Grisham has been a bit off his mark with the last couple of books, buthe's back in stride with this one. It's a thriller and has lawyers init, but it's not his typical legal thriller.Joel Backman was a power broker, a high profile lawyer turned lobbyistin Washington who has clawed his way to the top, living hard, spendingmuch, and leaving broken lives and marriages in his ruthless path. Butwhen three young Pakistani men come to him with a discovery that willset the world's governments on their collective ears, he peddles thesecrets to several governments at once, greedy to the end, and managesto touch off a firestorm that leaves his law firm in shambles, a senatordead, and indictments ready to be handed down against not only him, buthis son. He pleads guilty to lesser charges and is quietly shipped offto federal prison to serve a 20 year sentence in solitary confinement.Six years later, the political wheels in Washington have turned andother power hungry men are eager for his blood. So, bargains are madeand an outgoing disgraced president grants him a full pardon at thebehest of the CIA and he finds himself spirited out of the prison in themiddle of the night, bundled onto a military plane and headed to Italyfor a new life, with a new name and a bunch of mysterious new "friends"who will teach him to speak the language and to blend in with the peopleof the city of Bolgona. But something isn't quite kosher in this newsetup and he is under constant surveillance. His own government issetting him up for professional assassins from at least five countriesand the CIA intends to sit back and wait to see which one gets himfirst, trying to solve the biggest mystery to hit the US government indecades.This book is fast paced and has more twists and turns than a Georgiacounty backroad. It's well written and moves right along. It was goodall the way up to the last page, but it felt as if it ended tooabruptly, leaving you to imagine exactly what's going to happen next.Still, it was pretty good and I'll give it a 4.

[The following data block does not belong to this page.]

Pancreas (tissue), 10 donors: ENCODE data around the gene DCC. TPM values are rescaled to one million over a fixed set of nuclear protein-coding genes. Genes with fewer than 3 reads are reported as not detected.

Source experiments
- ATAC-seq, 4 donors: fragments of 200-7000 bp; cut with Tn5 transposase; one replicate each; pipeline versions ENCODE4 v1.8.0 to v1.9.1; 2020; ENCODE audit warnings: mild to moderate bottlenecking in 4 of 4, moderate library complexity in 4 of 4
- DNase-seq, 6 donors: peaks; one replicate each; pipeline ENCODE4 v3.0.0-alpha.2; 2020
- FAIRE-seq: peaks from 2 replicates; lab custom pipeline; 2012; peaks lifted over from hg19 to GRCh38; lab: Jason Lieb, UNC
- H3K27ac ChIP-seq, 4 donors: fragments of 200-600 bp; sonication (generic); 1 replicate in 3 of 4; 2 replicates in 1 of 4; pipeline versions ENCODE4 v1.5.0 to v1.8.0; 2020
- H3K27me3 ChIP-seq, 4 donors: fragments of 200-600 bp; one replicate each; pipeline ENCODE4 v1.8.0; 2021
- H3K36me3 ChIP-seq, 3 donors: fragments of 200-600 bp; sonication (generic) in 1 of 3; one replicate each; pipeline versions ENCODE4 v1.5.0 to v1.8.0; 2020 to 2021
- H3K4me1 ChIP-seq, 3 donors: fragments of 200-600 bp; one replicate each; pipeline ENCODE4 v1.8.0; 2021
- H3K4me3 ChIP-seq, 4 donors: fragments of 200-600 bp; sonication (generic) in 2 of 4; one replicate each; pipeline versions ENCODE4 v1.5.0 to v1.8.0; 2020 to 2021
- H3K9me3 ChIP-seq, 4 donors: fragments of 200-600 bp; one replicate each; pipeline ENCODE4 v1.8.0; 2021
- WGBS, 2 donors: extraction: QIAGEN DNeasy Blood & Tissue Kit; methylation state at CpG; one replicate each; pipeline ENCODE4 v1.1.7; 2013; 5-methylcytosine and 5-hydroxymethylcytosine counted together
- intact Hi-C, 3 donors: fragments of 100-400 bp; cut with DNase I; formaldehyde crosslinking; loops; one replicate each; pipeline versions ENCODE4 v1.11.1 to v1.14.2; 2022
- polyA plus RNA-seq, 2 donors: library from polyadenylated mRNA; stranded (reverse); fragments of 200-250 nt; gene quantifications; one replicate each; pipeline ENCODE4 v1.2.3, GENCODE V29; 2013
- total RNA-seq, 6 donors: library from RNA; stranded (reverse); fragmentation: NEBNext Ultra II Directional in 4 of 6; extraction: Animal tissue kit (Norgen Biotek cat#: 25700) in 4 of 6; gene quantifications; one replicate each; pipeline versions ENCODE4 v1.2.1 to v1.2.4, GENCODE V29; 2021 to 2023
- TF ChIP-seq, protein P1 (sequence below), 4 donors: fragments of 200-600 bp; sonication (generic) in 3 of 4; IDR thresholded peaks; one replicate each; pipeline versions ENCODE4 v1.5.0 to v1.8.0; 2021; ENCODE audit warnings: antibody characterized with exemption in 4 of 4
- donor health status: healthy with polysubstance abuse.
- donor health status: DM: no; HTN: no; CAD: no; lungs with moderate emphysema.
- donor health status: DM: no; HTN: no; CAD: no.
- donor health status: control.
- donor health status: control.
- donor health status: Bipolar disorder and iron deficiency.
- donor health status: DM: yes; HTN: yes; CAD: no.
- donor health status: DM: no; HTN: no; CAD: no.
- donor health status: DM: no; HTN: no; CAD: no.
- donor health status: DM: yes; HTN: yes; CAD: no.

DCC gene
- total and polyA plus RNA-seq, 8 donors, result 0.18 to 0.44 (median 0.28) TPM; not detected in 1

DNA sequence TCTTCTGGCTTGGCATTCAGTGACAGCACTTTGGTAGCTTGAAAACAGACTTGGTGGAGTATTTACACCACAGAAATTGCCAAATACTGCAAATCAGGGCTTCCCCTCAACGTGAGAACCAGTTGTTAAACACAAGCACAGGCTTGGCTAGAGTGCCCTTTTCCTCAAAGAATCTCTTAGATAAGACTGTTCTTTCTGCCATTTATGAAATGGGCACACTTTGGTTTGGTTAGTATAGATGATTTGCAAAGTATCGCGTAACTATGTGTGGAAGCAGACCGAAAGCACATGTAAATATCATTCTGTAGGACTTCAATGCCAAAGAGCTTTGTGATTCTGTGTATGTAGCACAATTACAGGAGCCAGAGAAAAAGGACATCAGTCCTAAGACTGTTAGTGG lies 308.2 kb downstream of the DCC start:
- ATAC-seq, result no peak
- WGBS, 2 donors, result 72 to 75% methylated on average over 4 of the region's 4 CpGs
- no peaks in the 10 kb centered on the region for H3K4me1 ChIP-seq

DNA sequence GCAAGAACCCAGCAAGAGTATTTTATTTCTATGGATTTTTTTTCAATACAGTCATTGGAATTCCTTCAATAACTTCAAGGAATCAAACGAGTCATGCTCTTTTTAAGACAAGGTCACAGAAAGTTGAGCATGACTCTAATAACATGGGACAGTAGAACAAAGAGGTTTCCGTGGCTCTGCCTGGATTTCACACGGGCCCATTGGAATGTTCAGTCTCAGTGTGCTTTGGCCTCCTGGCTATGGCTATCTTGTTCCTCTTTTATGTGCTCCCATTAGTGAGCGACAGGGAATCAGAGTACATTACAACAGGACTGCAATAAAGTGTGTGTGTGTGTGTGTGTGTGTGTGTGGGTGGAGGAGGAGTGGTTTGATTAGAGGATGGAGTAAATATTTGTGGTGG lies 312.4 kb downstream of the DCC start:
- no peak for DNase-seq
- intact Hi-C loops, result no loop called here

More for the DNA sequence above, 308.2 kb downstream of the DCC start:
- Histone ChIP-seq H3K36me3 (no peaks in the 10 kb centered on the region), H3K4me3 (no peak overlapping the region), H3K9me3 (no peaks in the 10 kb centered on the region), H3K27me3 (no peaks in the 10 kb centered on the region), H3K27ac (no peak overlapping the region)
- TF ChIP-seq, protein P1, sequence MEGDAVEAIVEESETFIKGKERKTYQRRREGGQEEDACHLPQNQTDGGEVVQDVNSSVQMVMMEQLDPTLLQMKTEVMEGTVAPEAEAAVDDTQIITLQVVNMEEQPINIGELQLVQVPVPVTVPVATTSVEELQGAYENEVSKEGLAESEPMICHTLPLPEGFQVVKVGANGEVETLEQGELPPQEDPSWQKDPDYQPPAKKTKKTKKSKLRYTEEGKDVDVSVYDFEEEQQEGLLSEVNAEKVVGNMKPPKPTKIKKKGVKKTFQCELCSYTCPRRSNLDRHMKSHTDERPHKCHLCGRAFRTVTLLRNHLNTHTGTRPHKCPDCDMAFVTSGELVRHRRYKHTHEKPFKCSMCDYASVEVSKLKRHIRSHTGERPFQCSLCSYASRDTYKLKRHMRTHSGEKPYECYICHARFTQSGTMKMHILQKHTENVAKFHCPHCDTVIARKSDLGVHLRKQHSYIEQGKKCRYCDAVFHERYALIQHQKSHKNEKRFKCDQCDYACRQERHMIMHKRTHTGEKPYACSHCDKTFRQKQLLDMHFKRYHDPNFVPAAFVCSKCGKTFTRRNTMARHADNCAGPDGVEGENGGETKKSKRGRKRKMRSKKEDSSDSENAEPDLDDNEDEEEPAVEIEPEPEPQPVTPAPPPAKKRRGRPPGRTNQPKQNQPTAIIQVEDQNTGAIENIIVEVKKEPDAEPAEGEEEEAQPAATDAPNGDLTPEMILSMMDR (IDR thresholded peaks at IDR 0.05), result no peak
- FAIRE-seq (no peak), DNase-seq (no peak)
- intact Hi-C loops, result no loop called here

neringros on LibraryThing More than 1 year ago
This was a good airplane read. Fast. A bit formulaic.I really liked the descriptions of Italy, some of character descriptions were very good and some felt rushed, unfinished.The ending felt like it was slapped together at the last minute before going to print - lacking in character and place descriptions, some connections.There were just too many unfinished threads left dangling...Not a re-read by any means, but I would recommend this book to Grisham fans or someone looking for a quick mystery/espionage read.
JoAnnSmithAinsworth on LibraryThing More than 1 year ago
Enjoyed it a lot. Grisham at his best.
NancyChase on LibraryThing More than 1 year ago
An entertaining story with a fast moving plot. I had an urge last week to read a story by John Grisham and The Broker was my selection. Before that I had read "The Summons"(It was a fair read). I don't read his novels in sequences which fortunately for someone like me there is no need, because each of Mr. Grisham's books will stand on their own. I thought The Broker was an easy read that was very entertaining. There was a lot of intrigue woven into a fast moving plot. I thought the class room instructions on the topography of Italy and the language was a bit too much. Actually, this part of the book got really boring. The main character, Joel Backman gave me fits. I never was really sure if he was decent sort of a fellow or just a down right crook. I could never get the feeling that I should root for him or just hope for his quick exit from the story. In summary, there were parts of the story that I didn't care for, but overall I thought it was real decent book that I wouldn't hesitate to recommend to all my friends.
Darla on LibraryThing More than 1 year ago
Joel Backman is "the Broker"--a Washington power broker-lobbyist. Then his empire collapses when a deal collapses involving a hacked spy satellite that nobody acknowledges, and Backman ends up in jail, broke.Six years later, he's pardoned by a lame duck President, and whisked away to Italy by the CIA. Everyone's after him, including the CIA, though they're more interesting in finding out who kills him than in either killing him themselves or keeping him safe.So Backman is completely out of his element, under constant surveillance, and kept deliberately short of money and paperwork so he can't run far, even if he tries. But he didn't get to be "the Broker" by being stupid, either.This was a fairly low-key suspense book, but I enjoyed the transformation from wealthy cold-hearted power broker to someone who's dependent on others for everything, and who's learning to reevaluate his priorities. It was also quite lovely to revisit Italy.
schiffell on LibraryThing More than 1 year ago
This was a wonderful, quick read. Highly recommned it!